Cryotomography of budding influenza A virus reveals filaments with diverse morphologies that mostly do not bear a genome at their distal end
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Influenza viruses exhibit striking variations in particle morphology between strains. Clinical isolates of influenza A virus have been shown to produce long filamentous particles while laboratory-adapted strains are predominantly spherical. However, the role of the filamentous phenotype in the influenza virus infectious cycle remains undetermined. We used cryo-electron tomography to conduct the first three-dimensional study of filamentous virus ultrastructure in particles budding from infected cells. Filaments were often longer than 10 microns and sometimes had bulbous heads at their leading ends, some of which contained tubules we attribute to M1 while none had recognisable ribonucleoprotein (RNP) and hence genome segments. Long filaments that did not have bulbs were infrequently seen to bear an ordered complement of RNPs at their distal ends. Imaging of purified virus also revealed diverse filament morphologies; short rods (bacilliform virions) and longer filaments. Bacilliform virions contained an ordered complement of RNPs while longer filamentous particles were narrower and mostly appeared to lack this feature, but often contained fibrillar material along their entire length. The important ultrastructural differences between these diverse classes of particles raise the possibility of distinct morphogenetic pathways and functions during the infectious process.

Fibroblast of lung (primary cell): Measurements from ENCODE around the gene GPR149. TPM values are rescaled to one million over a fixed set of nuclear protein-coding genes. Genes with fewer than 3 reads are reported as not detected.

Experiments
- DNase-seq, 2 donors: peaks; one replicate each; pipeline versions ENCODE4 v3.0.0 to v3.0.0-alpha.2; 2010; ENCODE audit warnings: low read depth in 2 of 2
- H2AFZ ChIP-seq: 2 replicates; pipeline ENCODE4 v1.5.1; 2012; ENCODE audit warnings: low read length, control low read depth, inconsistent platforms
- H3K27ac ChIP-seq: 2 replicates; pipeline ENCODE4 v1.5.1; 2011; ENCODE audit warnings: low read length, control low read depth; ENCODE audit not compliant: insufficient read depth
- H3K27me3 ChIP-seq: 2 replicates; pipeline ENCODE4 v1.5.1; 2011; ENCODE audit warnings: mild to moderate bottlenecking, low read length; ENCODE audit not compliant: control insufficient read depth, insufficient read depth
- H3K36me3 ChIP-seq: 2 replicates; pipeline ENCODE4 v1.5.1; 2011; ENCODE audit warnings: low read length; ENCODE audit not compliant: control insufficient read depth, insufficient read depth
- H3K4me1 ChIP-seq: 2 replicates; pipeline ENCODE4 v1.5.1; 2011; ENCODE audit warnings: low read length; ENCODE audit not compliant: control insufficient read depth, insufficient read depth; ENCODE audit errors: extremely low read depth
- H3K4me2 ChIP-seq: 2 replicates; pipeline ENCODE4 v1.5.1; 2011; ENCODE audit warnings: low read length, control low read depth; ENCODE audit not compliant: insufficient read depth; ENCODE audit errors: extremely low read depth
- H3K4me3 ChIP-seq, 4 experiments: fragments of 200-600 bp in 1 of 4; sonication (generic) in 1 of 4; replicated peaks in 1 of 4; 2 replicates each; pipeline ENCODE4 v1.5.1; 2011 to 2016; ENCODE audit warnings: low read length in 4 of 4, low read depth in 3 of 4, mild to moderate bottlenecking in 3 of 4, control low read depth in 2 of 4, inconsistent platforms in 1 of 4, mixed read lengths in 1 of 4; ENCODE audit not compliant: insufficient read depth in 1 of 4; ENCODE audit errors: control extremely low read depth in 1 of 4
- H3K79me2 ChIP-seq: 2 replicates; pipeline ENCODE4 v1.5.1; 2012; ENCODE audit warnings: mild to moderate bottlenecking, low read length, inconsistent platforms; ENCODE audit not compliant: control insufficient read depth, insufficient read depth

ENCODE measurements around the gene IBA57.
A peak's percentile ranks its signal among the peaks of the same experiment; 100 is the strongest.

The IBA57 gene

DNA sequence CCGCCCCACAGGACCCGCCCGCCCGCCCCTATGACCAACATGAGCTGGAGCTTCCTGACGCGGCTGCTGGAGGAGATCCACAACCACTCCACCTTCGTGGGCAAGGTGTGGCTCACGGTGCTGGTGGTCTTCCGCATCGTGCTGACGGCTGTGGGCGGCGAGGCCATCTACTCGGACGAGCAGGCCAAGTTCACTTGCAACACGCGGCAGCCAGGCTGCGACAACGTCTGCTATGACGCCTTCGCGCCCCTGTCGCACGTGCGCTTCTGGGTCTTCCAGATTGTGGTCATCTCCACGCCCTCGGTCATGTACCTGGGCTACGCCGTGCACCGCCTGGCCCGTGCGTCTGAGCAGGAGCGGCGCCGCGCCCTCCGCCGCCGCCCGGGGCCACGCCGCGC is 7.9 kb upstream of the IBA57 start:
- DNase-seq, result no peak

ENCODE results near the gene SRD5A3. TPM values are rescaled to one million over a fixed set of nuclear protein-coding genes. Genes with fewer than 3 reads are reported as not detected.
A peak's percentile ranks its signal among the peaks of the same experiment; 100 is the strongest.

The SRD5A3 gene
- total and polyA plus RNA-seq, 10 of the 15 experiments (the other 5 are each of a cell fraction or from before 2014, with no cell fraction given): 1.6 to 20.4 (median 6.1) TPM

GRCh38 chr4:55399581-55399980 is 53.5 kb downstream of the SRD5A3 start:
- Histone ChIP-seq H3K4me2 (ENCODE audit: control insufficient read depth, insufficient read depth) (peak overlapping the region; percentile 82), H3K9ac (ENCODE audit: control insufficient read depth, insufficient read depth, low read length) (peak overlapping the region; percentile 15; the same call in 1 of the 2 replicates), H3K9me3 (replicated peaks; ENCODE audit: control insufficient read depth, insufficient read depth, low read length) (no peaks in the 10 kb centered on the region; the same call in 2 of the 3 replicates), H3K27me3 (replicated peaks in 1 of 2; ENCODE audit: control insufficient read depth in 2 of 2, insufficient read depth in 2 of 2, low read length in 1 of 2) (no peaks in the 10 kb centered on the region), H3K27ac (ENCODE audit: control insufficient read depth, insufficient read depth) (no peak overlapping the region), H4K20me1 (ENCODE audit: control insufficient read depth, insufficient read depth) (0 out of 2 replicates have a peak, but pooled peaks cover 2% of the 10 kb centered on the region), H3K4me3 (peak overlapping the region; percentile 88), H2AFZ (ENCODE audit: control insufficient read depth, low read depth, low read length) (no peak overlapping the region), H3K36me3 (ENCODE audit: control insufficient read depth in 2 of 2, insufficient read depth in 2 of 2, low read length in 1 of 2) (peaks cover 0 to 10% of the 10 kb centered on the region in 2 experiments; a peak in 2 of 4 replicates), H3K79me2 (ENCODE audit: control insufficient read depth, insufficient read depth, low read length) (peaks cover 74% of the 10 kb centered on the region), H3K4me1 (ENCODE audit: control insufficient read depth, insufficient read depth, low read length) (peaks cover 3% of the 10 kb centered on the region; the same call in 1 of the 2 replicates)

Vijayakrishnan , S , Loney , C , Jackson , D , Suphamungmee , W , Rixon , F J & Bhella , D 2013 , ' Cryotomography of budding influenza A virus reveals filaments with diverse morphologies that mostly do not bear a genome at their distal end ' PLoS Pathogens , vol 9 , no. 6 , e1003413 . DOI: 10.1371/journal.ppat.1003413
© 2013 Vijayakrishnan et al. This is an open-access article distributed under the terms of the Creative Commons Attribution License, which permits unrestricted use, distribution, and reproduction in any medium, provided the original author and source are credited.
This research was funded by the UK Medical Research Council - core funding to the MRC Centre for Virus Research (http://www.mrc.ac.uk/index.htm).
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